A collage of three photos showing David and Denise Holland standing on a ship; a red helicopter being loaded off the back of a military transport aircraft on a field of snow; and a large iceberg in the water alongside a ship.

The Hollands’ polar expeditions require ships, helicopters, and military transport aircraft.

David pivoted to field research and to the questions that would continue firing off in his mind years later as he watched a huge piece of the Helheim Glacier collapse—an event so complicated that he wondered, “How are we ever going to produce a forecast?” Unlike the weather, which researchers have been measuring and studying for over a century, scientists do not understand the mechanisms that cause ice shelves to fracture and melt. “The weather and the flow of air is relatively simple science in comparison to the science of trying to understand something that breaks,” he explains. But above all, they needed more data: temperature sensors in the water, and sensitive radar detectors to measure movement and fracture in the ice. “Hurricanes are complicated, and we have mastered that to some degree, so maybe it’s just a few decades of research and we’ll get there,” he says.

For the past 15 years, Denise has been organizing and running their research expeditions to Greenland and Antarctica as the field manager, tackling the logistical problems that have all but prevented researchers from gathering ample data. The first problem: remoteness. The ice sheets sit at the top and bottom of the planet, unlike the weather stations that scientists have set up at every major airport and throughout the continents of the world. She ships their sophisticated robots and testing equipment from New York City to the polar regions on US Air Force planes, but from there they can’t just rent a truck—there aren’t even roads along most of the coast. She charters helicopters and icebreakers to navigate the local waters, and she plans meticulously. “If I forget one bolt or one screw,” she says, “the whole thing falls apart”—or they may have to pay someone thousands of dollars to ship it.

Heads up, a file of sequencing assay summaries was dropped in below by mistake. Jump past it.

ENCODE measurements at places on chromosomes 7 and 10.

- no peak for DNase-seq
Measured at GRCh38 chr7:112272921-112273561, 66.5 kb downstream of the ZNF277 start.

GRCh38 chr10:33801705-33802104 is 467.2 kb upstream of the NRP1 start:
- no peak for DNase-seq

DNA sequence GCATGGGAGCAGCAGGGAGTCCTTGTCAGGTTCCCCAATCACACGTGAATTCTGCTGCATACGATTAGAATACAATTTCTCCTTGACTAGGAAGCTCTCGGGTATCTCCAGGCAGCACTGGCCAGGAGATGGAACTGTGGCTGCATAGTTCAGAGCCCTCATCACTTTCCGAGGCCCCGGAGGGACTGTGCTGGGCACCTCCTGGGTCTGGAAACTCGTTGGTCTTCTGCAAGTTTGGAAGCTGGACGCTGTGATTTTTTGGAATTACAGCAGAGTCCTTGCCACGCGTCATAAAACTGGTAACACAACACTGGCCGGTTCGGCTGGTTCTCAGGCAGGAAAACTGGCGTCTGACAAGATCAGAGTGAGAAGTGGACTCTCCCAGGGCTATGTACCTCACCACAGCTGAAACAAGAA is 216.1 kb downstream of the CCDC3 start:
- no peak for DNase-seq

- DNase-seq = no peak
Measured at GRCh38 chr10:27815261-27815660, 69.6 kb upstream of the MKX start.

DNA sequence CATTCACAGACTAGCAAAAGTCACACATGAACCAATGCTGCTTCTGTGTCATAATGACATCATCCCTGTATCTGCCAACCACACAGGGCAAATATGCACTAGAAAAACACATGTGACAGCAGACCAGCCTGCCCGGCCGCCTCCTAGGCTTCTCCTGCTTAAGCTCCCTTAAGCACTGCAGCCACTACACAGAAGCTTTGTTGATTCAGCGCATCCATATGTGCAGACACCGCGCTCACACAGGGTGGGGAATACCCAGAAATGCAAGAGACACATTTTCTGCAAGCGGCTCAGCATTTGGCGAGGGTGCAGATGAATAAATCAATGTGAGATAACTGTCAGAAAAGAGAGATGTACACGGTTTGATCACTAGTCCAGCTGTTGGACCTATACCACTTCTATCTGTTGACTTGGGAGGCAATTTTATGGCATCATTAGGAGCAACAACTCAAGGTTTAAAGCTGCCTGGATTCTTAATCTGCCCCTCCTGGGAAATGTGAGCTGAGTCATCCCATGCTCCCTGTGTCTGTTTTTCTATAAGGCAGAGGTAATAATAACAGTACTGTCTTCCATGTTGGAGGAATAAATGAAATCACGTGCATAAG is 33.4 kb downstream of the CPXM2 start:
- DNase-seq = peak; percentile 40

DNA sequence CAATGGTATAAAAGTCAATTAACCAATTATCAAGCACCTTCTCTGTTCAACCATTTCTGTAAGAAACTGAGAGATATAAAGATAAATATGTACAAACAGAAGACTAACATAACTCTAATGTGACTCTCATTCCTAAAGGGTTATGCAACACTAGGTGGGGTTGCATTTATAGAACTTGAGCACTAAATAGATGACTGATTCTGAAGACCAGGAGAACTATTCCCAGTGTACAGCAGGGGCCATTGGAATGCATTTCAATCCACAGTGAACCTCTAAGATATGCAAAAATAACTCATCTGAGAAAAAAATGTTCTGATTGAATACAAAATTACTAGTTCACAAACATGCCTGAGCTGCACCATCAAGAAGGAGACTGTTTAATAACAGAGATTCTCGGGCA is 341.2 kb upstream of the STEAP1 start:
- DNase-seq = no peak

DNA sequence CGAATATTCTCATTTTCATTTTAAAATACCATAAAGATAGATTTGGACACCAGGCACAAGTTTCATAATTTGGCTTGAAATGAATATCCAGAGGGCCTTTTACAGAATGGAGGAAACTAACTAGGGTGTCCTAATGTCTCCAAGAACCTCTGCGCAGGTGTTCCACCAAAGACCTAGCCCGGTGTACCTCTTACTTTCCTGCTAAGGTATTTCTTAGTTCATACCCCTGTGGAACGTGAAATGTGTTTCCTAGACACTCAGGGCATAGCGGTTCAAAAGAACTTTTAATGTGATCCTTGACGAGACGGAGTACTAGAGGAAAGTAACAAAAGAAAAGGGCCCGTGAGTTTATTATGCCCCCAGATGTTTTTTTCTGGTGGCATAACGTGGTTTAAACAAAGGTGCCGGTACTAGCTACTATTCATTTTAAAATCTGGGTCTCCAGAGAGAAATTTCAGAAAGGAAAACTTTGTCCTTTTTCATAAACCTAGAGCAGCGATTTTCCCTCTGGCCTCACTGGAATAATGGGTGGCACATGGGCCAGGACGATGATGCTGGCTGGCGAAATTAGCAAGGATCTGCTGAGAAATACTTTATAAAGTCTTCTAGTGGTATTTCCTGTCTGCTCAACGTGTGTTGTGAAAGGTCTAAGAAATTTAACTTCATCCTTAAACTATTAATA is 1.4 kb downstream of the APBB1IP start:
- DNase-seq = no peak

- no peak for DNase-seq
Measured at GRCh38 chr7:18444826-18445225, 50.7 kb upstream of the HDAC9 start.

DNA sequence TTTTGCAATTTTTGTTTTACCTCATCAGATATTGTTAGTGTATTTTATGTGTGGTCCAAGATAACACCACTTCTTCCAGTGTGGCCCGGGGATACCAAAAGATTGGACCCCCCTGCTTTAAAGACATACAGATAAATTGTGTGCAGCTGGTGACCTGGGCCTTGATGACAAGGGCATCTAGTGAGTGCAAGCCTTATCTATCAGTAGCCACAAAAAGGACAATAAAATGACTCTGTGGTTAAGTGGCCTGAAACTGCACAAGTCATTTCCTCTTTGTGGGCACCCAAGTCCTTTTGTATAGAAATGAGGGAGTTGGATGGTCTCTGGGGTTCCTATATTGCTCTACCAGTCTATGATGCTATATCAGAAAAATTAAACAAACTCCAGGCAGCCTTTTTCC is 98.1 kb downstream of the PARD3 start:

The second problem: the harshness of the climate. A few years ago, one of their icebreakers sank. The Icelandic captain was on his way to meet them in Greenland, his family accompanying him on board, when the sea ice crushed his boat “out in the middle of nowhere,” says David. A giant military rescue helicopter arrived, but its rotors created heavy waves and couldn’t complete the mission. Finally, a smaller helicopter lifted the captain and passengers off the boat before it sank. Helicopters have their own risks too. Many of the sites they visit can’t be accessed by boat, but helicopter engines sometimes fail mid-flight, for instance. Thankfully, the engines usually come in twos.